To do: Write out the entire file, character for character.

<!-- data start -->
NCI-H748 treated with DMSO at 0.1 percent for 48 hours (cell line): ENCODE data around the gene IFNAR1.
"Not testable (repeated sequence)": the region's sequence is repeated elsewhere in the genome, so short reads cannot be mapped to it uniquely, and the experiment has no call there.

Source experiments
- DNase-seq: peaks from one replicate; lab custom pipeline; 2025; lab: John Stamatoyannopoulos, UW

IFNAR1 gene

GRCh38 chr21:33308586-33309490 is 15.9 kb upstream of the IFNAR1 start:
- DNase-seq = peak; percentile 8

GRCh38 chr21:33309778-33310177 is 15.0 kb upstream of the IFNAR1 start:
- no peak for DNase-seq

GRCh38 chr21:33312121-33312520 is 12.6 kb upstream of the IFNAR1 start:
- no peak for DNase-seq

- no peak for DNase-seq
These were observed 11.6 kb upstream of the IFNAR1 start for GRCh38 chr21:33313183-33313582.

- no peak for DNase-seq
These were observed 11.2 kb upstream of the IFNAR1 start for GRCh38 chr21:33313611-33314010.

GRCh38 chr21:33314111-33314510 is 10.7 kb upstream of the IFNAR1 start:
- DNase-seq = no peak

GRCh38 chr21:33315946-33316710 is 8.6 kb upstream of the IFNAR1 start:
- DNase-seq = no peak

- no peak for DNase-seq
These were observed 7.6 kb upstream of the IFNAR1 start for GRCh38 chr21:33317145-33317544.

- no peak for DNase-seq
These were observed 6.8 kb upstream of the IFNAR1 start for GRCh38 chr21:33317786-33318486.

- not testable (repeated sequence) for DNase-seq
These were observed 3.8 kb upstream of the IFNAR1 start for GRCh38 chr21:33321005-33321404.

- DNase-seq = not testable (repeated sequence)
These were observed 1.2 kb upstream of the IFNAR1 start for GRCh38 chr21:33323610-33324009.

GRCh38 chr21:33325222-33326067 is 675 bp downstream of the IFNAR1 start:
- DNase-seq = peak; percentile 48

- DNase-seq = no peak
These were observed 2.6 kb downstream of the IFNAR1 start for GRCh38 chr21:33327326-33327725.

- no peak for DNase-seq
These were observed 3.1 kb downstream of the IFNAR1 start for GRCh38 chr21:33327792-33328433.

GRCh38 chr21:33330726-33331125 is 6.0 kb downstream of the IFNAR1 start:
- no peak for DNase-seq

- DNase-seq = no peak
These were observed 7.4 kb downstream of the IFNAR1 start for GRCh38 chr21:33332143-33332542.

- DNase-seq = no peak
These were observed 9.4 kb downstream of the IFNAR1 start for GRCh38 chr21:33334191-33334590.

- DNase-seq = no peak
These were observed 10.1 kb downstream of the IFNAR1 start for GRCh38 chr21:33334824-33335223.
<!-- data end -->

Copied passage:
NCI-H748 treated with DMSO at 0.1 percent for 48 hours (cell line): ENCODE data around the gene IFNAR1.
"Not testable (repeated sequence)": the region's sequence is repeated elsewhere in the genome, so short reads cannot be mapped to it uniquely, and the experiment has no call there.

Source experiments
- DNase-seq: peaks from one replicate; lab custom pipeline; 2025; lab: John Stamatoyannopoulos, UW

IFNAR1 gene

GRCh38 chr21:33308586-33309490 is 15.9 kb upstream of the IFNAR1 start:
- DNase-seq = peak; percentile 8

GRCh38 chr21:33309778-33310177 is 15.0 kb upstream of the IFNAR1 start:
- no peak for DNase-seq

GRCh38 chr21:33312121-33312520 is 12.6 kb upstream of the IFNAR1 start:
- no peak for DNase-seq

- no peak for DNase-seq
These were observed 11.6 kb upstream of the IFNAR1 start for GRCh38 chr21:33313183-33313582.

- no peak for DNase-seq
These were observed 11.2 kb upstream of the IFNAR1 start for GRCh38 chr21:33313611-33314010.

GRCh38 chr21:33314111-33314510 is 10.7 kb upstream of the IFNAR1 start:
- DNase-seq = no peak

GRCh38 chr21:33315946-33316710 is 8.6 kb upstream of the IFNAR1 start:
- DNase-seq = no peak

- no peak for DNase-seq
These were observed 7.6 kb upstream of the IFNAR1 start for GRCh38 chr21:33317145-33317544.

- no peak for DNase-seq
These were observed 6.8 kb upstream of the IFNAR1 start for GRCh38 chr21:33317786-33318486.

- not testable (repeated sequence) for DNase-seq
These were observed 3.8 kb upstream of the IFNAR1 start for GRCh38 chr21:33321005-33321404.

- DNase-seq = not testable (repeated sequence)
These were observed 1.2 kb upstream of the IFNAR1 start for GRCh38 chr21:33323610-33324009.

GRCh38 chr21:33325222-33326067 is 675 bp downstream of the IFNAR1 start:
- DNase-seq = peak; percentile 48

- DNase-seq = no peak
These were observed 2.6 kb downstream of the IFNAR1 start for GRCh38 chr21:33327326-33327725.

- no peak for DNase-seq
These were observed 3.1 kb downstream of the IFNAR1 start for GRCh38 chr21:33327792-33328433.

GRCh38 chr21:33330726-33331125 is 6.0 kb downstream of the IFNAR1 start:
- no peak for DNase-seq

- DNase-seq = no peak
These were observed 7.4 kb downstream of the IFNAR1 start for GRCh38 chr21:33332143-33332542.

- DNase-seq = no peak
These were observed 9.4 kb downstream of the IFNAR1 start for GRCh38 chr21:33334191-33334590.

- DNase-seq = no peak
These were observed 10.1 kb downstream of the IFNAR1 start for GRCh38 chr21:33334824-33335223.